The number one cause of fine lines and wrinkles is Collagen loss. Collagen is the main supportive, structural protein found naturally in our bodies. It supports not only the skin but bones, blood vessels, tendons and the digestive system.
In the skin collagen is found within dermis. It is tangled together with elastin fibres to form the structure of the skin, giving it strength and flexibility. Hyaluronic acid, a sugar molecule, is the 'buffer' in the centre of these fibres providing hydration and 'plumpness'.
So why do wrinkles occur?
At around 21 years of age we start to loose 1- 2% of collagen each year. This can lead to sagging of the skin plus fine lines and wrinkles.
Additionally, at this age the skin cells start to become sluggish resulting in reduced production of new skin cells being pushed upwards to the surface. This means that the dead cells on the surface of our faces (which form the protective barrier) could have been hanging around for 2-3 months before being shed! This can lead to dryness and dehydrated skin, which worsen the appearance of wrinkles and can lead to hyperpigmentation, thinned skin, loss elasticity and rough texture.
Ultraviolet (UV) radiation is the number one cause of controllable skin aging. Exposure to UV rays causes DNA damage to the cells that produces collagen.
On the inside; inflammatory diets that are high in sugar and carbohydrates activate the immune system which promotes inflammation throughout the body. This response leads to hardening and fragmentation of collagen, causing weakening of the skin foundation.
I'm sure we are all aware of the numerous health risks associated with smoking, but did you also know that it causes premature aging? It does this by decreasing the amount of oxygen delivered to tissues which inhibits the tissues ability to regenerate and is therefore more likely to become damaged and die.
Stress is also a major contributor towards skin aging. Stress causes an increase in hormones like cortisol, which in turn can decrease the production of collagen.
Your sleeping position can affect how quickly your skin ages. Sleeping on your side or front results in pressure damage to the skin tissues which leads to deep set wrinkles and reduced facial volume.
How can we prevent or improve wrinkles:
- SPF40 or above daily to protect against UVA/UVB daily.
- Take a daily collagen supplements (studies have shown certain supplements to be effective in promoting collagen production).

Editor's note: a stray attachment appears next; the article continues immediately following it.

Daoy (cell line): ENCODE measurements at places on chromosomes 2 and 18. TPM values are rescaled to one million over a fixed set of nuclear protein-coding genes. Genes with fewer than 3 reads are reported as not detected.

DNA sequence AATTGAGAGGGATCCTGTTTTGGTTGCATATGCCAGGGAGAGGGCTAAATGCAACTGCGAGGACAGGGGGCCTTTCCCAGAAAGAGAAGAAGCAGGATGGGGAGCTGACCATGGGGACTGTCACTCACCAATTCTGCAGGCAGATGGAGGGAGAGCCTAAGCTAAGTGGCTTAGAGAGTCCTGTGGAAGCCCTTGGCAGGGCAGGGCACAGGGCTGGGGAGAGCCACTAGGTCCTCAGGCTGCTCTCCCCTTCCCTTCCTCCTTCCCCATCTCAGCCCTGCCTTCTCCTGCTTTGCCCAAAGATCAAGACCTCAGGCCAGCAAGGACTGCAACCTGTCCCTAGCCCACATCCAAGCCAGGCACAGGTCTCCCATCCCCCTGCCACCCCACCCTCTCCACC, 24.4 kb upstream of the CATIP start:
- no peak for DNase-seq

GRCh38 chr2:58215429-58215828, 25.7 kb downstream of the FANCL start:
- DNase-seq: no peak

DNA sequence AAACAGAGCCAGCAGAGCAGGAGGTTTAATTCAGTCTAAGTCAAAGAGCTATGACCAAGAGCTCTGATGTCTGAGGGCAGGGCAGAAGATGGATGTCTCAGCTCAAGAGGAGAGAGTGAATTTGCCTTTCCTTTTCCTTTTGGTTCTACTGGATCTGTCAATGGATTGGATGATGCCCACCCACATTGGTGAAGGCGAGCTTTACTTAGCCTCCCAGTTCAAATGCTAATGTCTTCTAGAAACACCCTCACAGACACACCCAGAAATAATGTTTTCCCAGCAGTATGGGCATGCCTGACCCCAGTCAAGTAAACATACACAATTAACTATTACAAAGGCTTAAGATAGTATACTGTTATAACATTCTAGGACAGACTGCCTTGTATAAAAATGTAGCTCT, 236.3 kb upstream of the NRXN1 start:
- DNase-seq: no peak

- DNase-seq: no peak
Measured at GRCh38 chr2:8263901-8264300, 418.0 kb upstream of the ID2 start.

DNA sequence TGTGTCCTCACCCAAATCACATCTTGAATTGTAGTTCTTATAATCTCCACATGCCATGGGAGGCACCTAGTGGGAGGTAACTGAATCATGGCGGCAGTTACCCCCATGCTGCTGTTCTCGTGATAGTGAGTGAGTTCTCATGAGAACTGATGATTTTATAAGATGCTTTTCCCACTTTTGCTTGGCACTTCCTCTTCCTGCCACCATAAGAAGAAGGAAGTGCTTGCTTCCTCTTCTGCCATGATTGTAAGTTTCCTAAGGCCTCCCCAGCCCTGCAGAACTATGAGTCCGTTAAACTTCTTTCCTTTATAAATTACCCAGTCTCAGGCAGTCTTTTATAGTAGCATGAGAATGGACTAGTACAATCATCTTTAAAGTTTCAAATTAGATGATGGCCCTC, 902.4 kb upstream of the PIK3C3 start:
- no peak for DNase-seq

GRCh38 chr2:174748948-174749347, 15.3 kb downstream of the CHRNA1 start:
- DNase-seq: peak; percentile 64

- Lifestyle interventions - smoking cessation, increase water intake, eat a balanced 'rainbow' diet, ditch the sugar and processes foods, reduce alcohol intake.
- Remove make up properly with a microfibre pad and gentle cleanser every night.
- Sleep on your back, try a V Shape pillow to help with this.
- Medical grade retinol, vitamin C and hyaluronic acid facial serums.
- Resurfacing treatments such as chemical peels to improve skin tone, texture, hydration and radiance.
- Collagen induction therapy such as microneedling to induce collagen and tighten the skin.
There's a plethora of studies showing the positive anti aging effects of vitamin C and Retinol. BUT it needs to be at the right concentration, formulation and molecular size to penetrate the skin barrier.
Vitamin C is an antioxidant which means its protects your skin from free radical damage caused by UV radiation, smoking and air pollution. It also synthesises collagen production along with retinol. It's brightening, reduces pigmentation and has anti-inflammatory properties which also makes it effective at treating acne and rosacea.
Retinol speeds up cellular turnover, giving you hydrated, healthy, youthful skin. It exfoliates at the dermal level improving skin texture, tone and thickness.
Hyaluronic Acid (HA) is the 'gel' buffer between collagen and elastin fibres that gives skin its 'glow' by drawing in water. This reduces the appearance of fine lines and wrinkles.
Lastly always remember to wear a zinc oxide SPF 40 or above daily as a minimum to protect against further UV damage.
I hope you found this guide helpful :)
Laura Barnes BSc (hons) Independent Nurse Prescriber